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Neanderthals May Have Held Fiery Funerals For Their Dead


Did Neanderthals have the cognitive capacity to honor and mourn their dead? iurii/Shuttertock

There are some evidence showing that Neanderthals were practicing kind of ceremonial operation when they buried their beloved dead. Such evidence based on some outlandish cave funerals have been released not long ago.

It was reported by archaeologist Enrique Baquedano and his team at meeting of the European Society for the study of Human Evolution, recently held in Madrid, that they had uncovered the charred remains of several small bonfires in the Des-Cubierta Cave in Spain.

According to New Scientist, the fires were found to be lit around the final resting place of the Lozoya Childa, a small Neanderthal infant who had died nearly 40,000 years ago.

Within each hearth, Baquedano’s team discovered the remnants of animal appendages, such as bison horns and deer antlers. Apart from them, the skull of a rhinoceros was also found in the region. It is seemingly suggested that the fires was used for a ceremonial purpose instead of a functional one. This might be the first actual evidence of ritualized funerals among Neanderthals. It also clearly demonstrates that our ancestors were emotionally intelligent to honor and mourn their dead, which shows that their cognitive capacities could be quiet same with our own than we previously held.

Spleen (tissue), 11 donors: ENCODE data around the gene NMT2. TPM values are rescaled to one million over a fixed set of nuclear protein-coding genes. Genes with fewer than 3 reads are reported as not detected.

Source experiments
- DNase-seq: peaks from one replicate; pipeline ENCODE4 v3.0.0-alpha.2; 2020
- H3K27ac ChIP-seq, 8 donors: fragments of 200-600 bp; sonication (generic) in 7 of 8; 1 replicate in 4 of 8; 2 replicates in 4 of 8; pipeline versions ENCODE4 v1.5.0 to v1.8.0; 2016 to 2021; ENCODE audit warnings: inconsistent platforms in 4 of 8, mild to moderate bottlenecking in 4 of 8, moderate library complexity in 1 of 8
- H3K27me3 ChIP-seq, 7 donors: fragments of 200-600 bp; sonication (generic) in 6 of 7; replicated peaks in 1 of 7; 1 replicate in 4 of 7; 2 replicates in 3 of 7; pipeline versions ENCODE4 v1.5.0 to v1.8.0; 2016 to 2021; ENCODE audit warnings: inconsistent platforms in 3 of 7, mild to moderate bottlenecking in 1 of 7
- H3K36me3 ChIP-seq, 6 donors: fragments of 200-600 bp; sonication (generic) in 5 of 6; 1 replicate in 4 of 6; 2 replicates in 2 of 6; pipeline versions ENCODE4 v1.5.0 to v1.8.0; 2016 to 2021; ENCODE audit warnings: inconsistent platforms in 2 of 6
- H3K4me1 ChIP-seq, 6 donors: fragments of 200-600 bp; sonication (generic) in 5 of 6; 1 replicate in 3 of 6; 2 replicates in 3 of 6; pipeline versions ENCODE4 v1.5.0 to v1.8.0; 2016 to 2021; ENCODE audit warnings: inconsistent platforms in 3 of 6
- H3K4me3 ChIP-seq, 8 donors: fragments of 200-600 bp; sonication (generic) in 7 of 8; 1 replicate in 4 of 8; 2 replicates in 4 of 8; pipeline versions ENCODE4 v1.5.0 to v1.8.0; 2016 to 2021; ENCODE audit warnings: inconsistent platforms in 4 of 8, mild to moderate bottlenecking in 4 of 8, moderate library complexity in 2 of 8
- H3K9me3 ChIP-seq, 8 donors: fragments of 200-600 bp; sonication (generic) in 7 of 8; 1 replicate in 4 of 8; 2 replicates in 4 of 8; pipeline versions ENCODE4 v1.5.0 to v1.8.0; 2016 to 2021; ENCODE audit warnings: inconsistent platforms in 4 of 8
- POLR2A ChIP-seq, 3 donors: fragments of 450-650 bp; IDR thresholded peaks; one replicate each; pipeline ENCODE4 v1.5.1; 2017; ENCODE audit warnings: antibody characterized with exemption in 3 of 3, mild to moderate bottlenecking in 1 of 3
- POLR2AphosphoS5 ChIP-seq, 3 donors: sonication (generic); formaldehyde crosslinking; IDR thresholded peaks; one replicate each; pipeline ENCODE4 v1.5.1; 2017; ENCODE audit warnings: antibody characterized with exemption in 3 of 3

These latest discoveries help expand our present understanding about Neanderthal culture. For example, after researchers had recently analyzed a body found in a cave in France, they found that it had not been scavenged by any carnivorous animals, instead it was immediately buried after death.

Such recent finding strongly confirmed that Neanderthal funerals could have been ritualized affairs which was involved in burning animals in order to show some symbolic meaning.

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